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A fall in house prices in July 2022 should be taken with a pinch of salt, a contractor mortgage brokerage today warns.

Freelancer Financials, which specialises in mortgages for contractors, sounded the cautionary note this morning, following the Halifax recording the first property price dip in 13 months.

The limited company-friendly lender found that average house prices fell between June and July by 0.1%, while the annual rate of price growth over the same period eased from 12.5% to 11.8%.

The first of its kind since June 2021, the 0.1% fall takes the average property price tag to £293,221, down £365 on the previous month’s record-high, Halifax said.

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‘Stimulated’
But it is probably unfair to compare today’s house prices with 2021’s — when the stamp duty holiday “stimulated the market,” according to Freelancer Financials’ John Yerou.

“Plus, there is usually a seasonal drop-off in the summer months of July and August,” continued Mr Yerou, the brokerage’s chief executive.

“This fall in prices is only fractional …[and] comparing 2022 with pre-pandemic levels, in 2019, demand is still up.”

Similarly, despite the fall of just 0.1% on a monthly basis, house prices remain more than £30,000 higher than this time last year, observed Halifax’s managing director Russell Galley.

‘Bigger houses, biggest price gains’
The lender signalled that contractors looking to move up the property ladder will probably benefit the least from the tiny price fall, because the gains in the values of larger homes are still strong.

Price gains for “bigger houses” even outpaced those for smaller homes in July, with the price of a detached property inflating by £60, 860 (+15.1%), versus £11,962 (+7.7%) for flats.

“Although this fall in house prices seems to indicate that the housing market is cooling off… [it[ should be taken with a pinch of salt,” cautioned Freelancer Financials’ Mr Yerou.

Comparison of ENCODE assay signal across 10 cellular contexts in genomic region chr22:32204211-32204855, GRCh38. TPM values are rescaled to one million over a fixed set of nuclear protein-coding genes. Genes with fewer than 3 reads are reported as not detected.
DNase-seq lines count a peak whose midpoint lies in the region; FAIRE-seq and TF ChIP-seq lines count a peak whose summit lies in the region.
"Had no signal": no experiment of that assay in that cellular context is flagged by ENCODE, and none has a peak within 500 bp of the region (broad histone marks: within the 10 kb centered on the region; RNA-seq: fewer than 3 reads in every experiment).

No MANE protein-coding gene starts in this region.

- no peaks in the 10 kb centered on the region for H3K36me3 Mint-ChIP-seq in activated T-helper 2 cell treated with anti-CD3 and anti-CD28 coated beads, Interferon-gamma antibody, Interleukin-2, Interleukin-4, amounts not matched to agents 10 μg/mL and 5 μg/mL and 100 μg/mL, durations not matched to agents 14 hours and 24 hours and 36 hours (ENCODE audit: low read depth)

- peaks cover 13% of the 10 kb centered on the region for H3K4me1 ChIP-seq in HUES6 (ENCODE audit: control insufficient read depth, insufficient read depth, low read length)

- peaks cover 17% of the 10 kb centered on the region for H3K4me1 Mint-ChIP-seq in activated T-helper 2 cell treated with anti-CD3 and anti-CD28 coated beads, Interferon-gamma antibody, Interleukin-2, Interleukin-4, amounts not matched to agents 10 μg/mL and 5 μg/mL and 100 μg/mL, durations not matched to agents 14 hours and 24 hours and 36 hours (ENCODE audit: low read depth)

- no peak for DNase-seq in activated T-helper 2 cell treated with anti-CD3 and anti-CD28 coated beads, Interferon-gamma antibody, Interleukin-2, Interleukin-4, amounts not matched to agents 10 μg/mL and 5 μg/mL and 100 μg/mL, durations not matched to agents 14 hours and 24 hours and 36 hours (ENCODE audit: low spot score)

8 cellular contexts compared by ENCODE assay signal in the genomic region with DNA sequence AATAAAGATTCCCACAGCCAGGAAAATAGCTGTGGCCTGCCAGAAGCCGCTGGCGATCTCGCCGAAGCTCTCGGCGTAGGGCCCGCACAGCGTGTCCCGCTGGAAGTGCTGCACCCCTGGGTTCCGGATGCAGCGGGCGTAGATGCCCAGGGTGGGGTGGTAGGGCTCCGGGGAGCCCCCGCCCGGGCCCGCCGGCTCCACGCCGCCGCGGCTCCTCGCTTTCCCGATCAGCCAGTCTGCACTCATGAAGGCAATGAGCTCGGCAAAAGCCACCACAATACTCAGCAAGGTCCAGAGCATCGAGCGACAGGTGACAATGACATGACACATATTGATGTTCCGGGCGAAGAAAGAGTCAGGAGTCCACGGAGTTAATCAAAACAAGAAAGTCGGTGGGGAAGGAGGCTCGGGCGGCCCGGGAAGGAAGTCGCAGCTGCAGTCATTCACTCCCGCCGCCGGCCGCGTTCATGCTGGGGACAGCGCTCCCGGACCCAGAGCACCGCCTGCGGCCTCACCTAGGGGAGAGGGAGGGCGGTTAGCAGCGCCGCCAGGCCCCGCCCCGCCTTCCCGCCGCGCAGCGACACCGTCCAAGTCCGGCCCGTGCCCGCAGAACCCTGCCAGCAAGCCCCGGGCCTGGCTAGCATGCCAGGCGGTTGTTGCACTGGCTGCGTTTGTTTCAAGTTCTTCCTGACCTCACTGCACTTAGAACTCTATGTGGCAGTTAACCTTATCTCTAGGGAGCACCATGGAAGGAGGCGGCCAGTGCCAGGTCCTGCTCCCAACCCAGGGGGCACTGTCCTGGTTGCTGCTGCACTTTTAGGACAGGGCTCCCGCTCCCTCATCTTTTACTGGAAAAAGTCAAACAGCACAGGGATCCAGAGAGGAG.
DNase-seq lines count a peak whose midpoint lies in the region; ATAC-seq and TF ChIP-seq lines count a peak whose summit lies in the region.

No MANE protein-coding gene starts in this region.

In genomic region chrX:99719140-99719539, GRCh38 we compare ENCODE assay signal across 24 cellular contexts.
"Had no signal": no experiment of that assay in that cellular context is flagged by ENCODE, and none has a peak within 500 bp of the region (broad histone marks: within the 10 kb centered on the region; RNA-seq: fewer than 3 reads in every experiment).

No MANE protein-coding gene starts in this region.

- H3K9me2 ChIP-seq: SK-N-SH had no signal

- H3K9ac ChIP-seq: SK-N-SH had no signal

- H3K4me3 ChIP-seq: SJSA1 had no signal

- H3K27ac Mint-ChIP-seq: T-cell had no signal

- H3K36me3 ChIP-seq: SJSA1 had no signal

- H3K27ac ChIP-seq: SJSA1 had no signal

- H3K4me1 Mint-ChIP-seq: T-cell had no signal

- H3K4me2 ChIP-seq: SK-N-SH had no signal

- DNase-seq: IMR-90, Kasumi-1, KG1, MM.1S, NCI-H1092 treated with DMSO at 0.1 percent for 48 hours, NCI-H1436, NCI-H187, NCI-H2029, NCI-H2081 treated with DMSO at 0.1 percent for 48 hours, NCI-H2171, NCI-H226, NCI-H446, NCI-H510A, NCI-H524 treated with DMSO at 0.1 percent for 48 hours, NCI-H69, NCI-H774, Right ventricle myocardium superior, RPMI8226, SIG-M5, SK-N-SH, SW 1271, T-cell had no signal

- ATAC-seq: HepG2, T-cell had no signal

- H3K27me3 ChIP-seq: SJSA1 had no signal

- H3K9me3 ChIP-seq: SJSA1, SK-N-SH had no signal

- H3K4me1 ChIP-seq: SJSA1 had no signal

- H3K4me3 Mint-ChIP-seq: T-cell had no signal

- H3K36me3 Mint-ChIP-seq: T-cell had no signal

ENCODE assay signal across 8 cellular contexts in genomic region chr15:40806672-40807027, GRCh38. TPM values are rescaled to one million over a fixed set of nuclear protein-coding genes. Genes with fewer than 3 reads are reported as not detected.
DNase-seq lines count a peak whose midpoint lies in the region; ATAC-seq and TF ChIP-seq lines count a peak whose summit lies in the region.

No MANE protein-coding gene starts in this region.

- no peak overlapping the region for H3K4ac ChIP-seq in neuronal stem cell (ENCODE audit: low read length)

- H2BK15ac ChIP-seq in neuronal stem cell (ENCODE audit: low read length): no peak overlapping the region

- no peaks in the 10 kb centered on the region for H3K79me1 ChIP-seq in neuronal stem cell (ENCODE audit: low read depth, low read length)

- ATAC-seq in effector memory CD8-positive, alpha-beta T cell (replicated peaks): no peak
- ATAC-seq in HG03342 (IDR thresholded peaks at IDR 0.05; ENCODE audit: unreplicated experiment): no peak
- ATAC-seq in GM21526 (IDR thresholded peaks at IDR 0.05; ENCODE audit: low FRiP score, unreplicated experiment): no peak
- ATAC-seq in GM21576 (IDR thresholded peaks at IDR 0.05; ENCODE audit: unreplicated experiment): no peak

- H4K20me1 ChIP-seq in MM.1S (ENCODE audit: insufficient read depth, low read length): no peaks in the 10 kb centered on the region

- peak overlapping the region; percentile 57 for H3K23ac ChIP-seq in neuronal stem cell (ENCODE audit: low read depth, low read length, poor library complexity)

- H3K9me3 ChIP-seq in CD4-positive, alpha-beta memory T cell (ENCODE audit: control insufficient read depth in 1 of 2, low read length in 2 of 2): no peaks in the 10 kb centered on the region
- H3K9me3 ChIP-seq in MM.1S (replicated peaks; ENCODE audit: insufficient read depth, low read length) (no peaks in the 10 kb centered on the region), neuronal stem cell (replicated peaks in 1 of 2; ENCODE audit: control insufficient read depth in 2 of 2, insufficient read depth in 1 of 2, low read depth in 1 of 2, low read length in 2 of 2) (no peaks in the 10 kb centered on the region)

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‘Drivers of buoyancy remain’
“We shouldn’t read too much into any single month”, agreed Mr Galley of Halifax.

“Leading indicators of the housing market have recently shown a softening of activity, while rising borrowing costs are adding to the squeeze on household budgets against a backdrop of exceptionally high house price-to-income ratios.”

Galley added that some of the “drivers of the buoyant market” of late, such as extra funds saved during the coronavirus pandemic and changes to how people use their homes, remain.

However Halifax says the “extremely short supply” of homes for sale is serving to “underpin” property prices at a high level.

‘Negotiating power gradually shifting’
At Freelancer Financials, Mr Yerou shared his outlook with ContractorUK: “Several indicators point to activity in the market continuing to cool from the lofty heights of the last two years.

“It is likely that the impact of interest rate rises will gradually trickle through, but right now they’re not having a serious impact on the property market. Yes, demand has lightened a fraction and negotiating power is gradually shifting to buyers, but until the imbalance in affordable properties is addressed, house prices will remain stable.”

By Simon Moore

Source: Contractor UK

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